pinterest-dd591.htm Oak Creek Academy: Binding a Lapbook

Saturday, January 22, 2011

Binding a Lapbook

For part of our curriculum the last 2 and 1/2 years, we have been doing unit studies.  These usually have some kind of notebook or lap book type pages to go along with them.  For the first couple years we would put the parts and pieces on construction paper and staple the pieces down the left side.  I hadn't been to happy with this and bought a GBC machine this past fall.  These are the machines that put the rectangular holes down the side of your paper and allow you to put a GBC plastic comb on the stack of paper for a "finished book". There are some machines that are geared to office work, being able to punch several sheets at once and can handle a 2" ~ 3" comb spine.  Ours is not as heavy duty, and hence less expensive.

Following are some of the steps I use to create the books.

 The actual machine.  The charcoal gray 1/2 circle, on the left
allows you to adjust the size of paper you punch.  I have three
choices: letter, A4, and U.S.A. over sized.  I tend to leave it at letter.

 Before punch holes, make sure all sheets are lined up in the
correct order; I have forgotten to check and punch holes on the wrong side.
To punch the wholes, take between 5 - 8 regular sheets stacked
neatly together.  Insert the left side of the stack into slot
(similar to a 3 whole punch) and wiggle them a bit to make 
sure they're all the way back.  Press down handle to punch holes.
Repeat until all sheets have holes.

 This is what the left side of your paper will look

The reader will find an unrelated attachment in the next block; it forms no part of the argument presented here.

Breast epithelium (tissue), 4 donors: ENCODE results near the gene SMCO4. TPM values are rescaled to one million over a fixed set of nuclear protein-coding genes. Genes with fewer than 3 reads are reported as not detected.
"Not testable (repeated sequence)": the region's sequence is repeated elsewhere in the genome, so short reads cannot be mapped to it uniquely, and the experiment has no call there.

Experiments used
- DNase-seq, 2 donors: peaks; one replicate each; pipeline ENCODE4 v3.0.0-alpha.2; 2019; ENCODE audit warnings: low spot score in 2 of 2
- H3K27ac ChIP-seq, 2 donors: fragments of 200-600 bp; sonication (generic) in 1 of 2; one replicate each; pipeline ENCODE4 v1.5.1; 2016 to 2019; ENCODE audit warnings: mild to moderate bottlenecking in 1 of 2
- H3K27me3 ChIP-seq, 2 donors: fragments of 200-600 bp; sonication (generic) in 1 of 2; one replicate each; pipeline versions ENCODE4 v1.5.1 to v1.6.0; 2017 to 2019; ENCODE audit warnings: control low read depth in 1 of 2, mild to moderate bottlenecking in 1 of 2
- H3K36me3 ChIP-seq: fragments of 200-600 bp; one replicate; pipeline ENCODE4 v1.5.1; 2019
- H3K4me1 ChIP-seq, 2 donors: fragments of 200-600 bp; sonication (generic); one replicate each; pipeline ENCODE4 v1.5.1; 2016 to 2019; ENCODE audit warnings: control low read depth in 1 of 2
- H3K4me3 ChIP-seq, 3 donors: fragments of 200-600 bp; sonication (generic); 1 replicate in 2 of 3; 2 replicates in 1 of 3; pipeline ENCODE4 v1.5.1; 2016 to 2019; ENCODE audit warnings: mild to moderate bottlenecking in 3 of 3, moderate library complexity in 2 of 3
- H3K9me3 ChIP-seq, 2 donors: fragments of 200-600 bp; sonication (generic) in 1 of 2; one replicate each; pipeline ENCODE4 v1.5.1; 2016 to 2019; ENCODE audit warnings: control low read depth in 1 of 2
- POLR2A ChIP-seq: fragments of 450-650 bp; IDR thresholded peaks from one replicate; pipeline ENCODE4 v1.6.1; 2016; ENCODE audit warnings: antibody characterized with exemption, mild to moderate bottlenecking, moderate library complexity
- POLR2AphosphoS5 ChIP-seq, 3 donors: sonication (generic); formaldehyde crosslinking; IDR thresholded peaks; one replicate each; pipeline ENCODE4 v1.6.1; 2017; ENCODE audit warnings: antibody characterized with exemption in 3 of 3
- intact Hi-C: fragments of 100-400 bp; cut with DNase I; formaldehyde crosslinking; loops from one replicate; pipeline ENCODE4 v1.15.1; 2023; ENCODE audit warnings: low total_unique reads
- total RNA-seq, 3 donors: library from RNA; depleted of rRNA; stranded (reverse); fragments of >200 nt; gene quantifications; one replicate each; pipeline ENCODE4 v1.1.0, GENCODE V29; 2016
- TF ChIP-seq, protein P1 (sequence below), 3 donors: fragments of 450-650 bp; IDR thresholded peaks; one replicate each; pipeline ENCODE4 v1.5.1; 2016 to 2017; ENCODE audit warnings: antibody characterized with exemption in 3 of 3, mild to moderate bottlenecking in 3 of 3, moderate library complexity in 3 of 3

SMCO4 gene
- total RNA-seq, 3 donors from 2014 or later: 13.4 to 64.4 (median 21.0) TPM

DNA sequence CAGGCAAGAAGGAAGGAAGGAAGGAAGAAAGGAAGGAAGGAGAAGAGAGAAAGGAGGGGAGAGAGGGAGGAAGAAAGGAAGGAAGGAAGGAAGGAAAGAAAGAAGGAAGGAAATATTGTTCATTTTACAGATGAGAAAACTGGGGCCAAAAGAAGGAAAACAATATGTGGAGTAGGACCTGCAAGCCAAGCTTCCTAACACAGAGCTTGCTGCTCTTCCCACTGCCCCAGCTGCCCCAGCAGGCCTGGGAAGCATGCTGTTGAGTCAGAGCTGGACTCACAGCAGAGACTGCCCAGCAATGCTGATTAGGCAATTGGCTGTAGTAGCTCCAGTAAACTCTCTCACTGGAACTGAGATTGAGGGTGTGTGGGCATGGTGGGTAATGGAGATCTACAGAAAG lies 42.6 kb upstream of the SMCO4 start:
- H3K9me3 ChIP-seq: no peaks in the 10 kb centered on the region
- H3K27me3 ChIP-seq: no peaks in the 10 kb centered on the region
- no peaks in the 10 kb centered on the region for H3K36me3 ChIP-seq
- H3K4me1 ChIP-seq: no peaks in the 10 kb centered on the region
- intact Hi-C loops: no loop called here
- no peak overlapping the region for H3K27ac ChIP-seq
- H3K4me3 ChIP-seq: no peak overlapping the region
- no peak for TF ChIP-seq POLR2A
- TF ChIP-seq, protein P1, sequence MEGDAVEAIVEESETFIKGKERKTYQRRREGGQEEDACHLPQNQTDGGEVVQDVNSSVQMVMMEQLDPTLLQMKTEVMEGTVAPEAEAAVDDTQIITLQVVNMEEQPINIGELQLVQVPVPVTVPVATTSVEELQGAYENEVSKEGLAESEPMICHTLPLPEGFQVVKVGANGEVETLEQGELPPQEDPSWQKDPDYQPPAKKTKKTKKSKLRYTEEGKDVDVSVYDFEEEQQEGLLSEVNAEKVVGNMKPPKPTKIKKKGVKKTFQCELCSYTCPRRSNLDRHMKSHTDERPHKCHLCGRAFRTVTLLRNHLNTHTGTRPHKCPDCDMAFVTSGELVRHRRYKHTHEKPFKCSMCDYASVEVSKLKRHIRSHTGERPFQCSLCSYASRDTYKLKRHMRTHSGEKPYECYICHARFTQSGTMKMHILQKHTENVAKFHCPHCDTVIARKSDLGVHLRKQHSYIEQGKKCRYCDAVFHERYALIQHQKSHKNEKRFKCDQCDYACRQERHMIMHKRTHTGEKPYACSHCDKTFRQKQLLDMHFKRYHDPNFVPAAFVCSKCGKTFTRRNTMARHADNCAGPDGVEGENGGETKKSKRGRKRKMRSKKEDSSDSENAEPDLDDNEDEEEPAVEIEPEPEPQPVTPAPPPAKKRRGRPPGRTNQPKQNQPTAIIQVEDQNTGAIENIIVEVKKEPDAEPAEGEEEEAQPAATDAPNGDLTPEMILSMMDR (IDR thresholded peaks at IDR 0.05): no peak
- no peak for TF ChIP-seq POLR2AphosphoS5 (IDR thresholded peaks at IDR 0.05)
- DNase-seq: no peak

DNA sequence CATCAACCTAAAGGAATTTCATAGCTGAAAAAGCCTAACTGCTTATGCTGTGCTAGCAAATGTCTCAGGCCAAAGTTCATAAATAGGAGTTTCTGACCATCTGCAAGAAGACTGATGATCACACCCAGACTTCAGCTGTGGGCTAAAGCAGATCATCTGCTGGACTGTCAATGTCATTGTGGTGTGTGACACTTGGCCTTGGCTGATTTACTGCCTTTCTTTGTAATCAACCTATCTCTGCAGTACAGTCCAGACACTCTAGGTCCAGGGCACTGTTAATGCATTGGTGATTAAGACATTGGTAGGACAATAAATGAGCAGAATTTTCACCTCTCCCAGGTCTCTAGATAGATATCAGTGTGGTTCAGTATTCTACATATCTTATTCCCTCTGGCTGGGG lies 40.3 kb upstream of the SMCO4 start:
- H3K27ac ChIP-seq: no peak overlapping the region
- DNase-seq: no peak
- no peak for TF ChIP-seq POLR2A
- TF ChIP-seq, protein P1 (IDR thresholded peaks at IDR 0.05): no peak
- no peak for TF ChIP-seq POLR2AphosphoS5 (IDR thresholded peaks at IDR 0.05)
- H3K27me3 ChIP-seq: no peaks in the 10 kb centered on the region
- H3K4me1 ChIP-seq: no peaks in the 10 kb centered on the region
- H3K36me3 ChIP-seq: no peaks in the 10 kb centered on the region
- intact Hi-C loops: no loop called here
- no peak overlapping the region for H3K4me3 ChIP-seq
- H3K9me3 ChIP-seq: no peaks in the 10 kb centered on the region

like when done correctly.  I still occasionally mess up 
on this step.  Thankfully it hasn't happened on an original piece of work.

 Now for the comb spine.  Insert it so that each "comb" is in between the tines
and can be opened up.  One side can be opened, one can't.

 With my machine, the handle that you press to punch the
holes also opens the spines.  On mine, there is also a wedge piece
that can be moved to lock the handle open - it is on the right of the
photo about midway.

 Now, pick up some of the punched paper.  How many you
grab at one time may vary, depending on thickness of sheet and
how comfortable you are with it.  Line up the holes with the "comb"
teeth and bring forward until teeth are all the way through the holes.
Repeat until all sheets are on.  I personally like to have the open part
of comb at the back.  You may like it the other way around.

 Once all the sheets are on, unhook the wedge/lock
and pull the book off.

Here is what the book looks like with the spine on.

For the actual cover, I either let the boys draw a cover onto card stock or I will print the cover of the unit study onto card stock.  For some of the larger unit studies we have finished, like Amanda Bennett's Pioneers or Thanksgiving, the boys and I will sort their work into different categories.  Some examples are: vocabulary, biography, maps, miscellaneous, Mayflower, 95 Thesis, or whatever else may be appropriate.  Then I will type these categories out in a Word Document, one word per page near the upper right corner and rotated.  The document then gets printed onto several sheets of colored paper and put on top of the appropriate stack.  When the book is completed, it is easier to find the various components that they'd worked on during the study.  Following are a few photo examples:

So that is how we bind a lapbook in a nut shell!

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